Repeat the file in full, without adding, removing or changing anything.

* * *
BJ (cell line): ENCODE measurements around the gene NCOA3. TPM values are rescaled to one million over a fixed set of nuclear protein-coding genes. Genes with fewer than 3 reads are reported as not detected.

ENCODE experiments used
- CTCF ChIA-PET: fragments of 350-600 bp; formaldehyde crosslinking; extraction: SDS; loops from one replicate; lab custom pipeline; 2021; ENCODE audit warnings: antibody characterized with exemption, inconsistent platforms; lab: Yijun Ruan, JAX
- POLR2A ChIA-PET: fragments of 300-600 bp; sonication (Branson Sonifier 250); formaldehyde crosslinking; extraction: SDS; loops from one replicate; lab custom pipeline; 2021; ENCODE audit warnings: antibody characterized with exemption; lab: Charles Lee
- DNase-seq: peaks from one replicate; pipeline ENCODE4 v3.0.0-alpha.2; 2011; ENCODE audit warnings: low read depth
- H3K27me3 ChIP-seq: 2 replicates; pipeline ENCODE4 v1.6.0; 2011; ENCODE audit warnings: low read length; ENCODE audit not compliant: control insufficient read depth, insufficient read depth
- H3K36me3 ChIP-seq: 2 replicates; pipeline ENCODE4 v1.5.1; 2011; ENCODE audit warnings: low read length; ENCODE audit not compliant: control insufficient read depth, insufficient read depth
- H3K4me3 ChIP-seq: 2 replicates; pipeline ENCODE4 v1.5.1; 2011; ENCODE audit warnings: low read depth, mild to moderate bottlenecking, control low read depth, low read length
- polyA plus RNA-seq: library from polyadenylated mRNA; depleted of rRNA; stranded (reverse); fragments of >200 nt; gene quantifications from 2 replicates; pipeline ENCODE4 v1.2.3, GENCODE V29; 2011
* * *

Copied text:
BJ (cell line): ENCODE measurements around the gene NCOA3. TPM values are rescaled to one million over a fixed set of nuclear protein-coding genes. Genes with fewer than 3 reads are reported as not detected.

ENCODE experiments used
- CTCF ChIA-PET: fragments of 350-600 bp; formaldehyde crosslinking; extraction: SDS; loops from one replicate; lab custom pipeline; 2021; ENCODE audit warnings: antibody characterized with exemption, inconsistent platforms; lab: Yijun Ruan, JAX
- POLR2A ChIA-PET: fragments of 300-600 bp; sonication (Branson Sonifier 250); formaldehyde crosslinking; extraction: SDS; loops from one replicate; lab custom pipeline; 2021; ENCODE audit warnings: antibody characterized with exemption; lab: Charles Lee
- DNase-seq: peaks from one replicate; pipeline ENCODE4 v3.0.0-alpha.2; 2011; ENCODE audit warnings: low read depth
- H3K27me3 ChIP-seq: 2 replicates; pipeline ENCODE4 v1.6.0; 2011; ENCODE audit warnings: low read length; ENCODE audit not compliant: control insufficient read depth, insufficient read depth
- H3K36me3 ChIP-seq: 2 replicates; pipeline ENCODE4 v1.5.1; 2011; ENCODE audit warnings: low read length; ENCODE audit not compliant: control insufficient read depth, insufficient read depth
- H3K4me3 ChIP-seq: 2 replicates; pipeline ENCODE4 v1.5.1; 2011; ENCODE audit warnings: low read depth, mild to moderate bottlenecking, control low read depth, low read length
- polyA plus RNA-seq: library from polyadenylated mRNA; depleted of rRNA; stranded (reverse); fragments of >200 nt; gene quantifications from 2 replicates; pipeline ENCODE4 v1.2.3, GENCODE V29; 2011